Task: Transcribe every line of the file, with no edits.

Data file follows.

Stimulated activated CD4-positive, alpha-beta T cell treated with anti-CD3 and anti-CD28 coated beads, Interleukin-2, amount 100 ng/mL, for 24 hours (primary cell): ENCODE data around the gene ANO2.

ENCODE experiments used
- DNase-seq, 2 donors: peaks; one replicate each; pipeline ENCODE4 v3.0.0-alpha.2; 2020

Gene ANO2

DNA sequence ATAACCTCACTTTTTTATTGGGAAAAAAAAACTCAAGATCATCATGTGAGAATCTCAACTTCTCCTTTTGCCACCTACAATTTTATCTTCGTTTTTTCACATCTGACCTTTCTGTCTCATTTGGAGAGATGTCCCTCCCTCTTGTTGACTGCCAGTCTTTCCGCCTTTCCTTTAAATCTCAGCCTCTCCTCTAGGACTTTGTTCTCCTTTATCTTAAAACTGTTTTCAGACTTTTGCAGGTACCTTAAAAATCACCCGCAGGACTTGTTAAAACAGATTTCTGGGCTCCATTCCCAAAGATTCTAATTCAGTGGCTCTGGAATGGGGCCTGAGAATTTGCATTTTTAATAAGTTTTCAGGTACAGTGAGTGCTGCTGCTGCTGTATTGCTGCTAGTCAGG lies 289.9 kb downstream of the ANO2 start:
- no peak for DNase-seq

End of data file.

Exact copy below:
Stimulated activated CD4-positive, alpha-beta T cell treated with anti-CD3 and anti-CD28 coated beads, Interleukin-2, amount 100 ng/mL, for 24 hours (primary cell): ENCODE data around the gene ANO2.

ENCODE experiments used
- DNase-seq, 2 donors: peaks; one replicate each; pipeline ENCODE4 v3.0.0-alpha.2; 2020

Gene ANO2

DNA sequence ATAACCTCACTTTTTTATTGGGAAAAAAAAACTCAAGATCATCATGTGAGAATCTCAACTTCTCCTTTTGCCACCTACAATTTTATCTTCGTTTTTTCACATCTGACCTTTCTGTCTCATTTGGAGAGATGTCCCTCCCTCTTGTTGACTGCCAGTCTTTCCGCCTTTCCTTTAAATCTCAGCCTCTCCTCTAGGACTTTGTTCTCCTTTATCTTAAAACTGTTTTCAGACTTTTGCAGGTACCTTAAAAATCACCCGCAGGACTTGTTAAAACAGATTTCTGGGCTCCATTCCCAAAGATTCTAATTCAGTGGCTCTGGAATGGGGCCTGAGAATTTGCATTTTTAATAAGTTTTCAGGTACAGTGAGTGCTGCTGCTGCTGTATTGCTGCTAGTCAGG lies 289.9 kb downstream of the ANO2 start:
- no peak for DNase-seq